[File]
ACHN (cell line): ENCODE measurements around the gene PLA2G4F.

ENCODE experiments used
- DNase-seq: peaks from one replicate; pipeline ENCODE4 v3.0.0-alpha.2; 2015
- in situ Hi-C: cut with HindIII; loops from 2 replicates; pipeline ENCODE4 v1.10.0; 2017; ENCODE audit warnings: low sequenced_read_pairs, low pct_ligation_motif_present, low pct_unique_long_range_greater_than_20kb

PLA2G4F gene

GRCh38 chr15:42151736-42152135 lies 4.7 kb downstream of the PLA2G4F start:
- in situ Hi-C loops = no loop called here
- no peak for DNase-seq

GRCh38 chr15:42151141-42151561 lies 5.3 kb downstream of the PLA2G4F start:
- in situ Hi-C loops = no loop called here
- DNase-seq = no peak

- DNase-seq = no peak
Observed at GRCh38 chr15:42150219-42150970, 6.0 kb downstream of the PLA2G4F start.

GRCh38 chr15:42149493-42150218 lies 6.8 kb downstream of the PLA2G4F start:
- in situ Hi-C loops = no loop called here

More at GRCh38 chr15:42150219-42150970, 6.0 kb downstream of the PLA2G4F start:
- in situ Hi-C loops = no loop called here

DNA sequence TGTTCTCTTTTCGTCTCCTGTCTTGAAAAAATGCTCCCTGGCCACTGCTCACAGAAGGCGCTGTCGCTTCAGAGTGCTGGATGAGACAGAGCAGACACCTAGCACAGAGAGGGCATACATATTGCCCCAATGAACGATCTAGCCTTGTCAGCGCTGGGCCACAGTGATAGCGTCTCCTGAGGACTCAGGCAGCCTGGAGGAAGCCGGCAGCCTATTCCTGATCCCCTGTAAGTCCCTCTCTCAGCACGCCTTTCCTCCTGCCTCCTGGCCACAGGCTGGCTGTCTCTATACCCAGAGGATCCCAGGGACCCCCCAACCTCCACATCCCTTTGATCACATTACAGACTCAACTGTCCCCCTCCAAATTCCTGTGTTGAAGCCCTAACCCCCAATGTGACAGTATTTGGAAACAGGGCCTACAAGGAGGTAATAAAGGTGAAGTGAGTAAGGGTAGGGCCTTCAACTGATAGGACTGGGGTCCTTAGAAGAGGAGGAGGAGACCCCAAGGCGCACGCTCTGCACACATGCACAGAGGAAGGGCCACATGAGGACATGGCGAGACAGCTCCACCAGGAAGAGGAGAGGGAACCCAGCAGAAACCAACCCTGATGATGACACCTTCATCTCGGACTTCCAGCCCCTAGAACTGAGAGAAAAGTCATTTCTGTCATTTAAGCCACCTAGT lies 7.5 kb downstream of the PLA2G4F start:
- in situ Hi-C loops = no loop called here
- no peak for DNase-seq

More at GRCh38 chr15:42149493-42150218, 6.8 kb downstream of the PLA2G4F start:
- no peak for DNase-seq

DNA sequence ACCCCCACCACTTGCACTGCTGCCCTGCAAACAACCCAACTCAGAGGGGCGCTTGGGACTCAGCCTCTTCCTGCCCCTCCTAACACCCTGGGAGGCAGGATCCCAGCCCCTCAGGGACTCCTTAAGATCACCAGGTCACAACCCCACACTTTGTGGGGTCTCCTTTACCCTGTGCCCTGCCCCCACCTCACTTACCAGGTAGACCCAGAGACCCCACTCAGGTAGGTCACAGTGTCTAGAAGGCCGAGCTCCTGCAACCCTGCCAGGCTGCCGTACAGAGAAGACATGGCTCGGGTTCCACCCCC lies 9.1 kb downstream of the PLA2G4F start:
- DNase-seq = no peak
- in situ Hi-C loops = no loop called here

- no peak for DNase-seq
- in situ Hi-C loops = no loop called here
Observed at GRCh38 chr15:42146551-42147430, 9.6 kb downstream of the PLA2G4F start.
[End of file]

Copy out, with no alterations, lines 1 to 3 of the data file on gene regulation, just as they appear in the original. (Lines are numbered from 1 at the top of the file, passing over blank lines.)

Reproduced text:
ACHN (cell line): ENCODE measurements around the gene PLA2G4F.

ENCODE experiments used
- DNase-seq: peaks from one replicate; pipeline ENCODE4 v3.0.0-alpha.2; 2015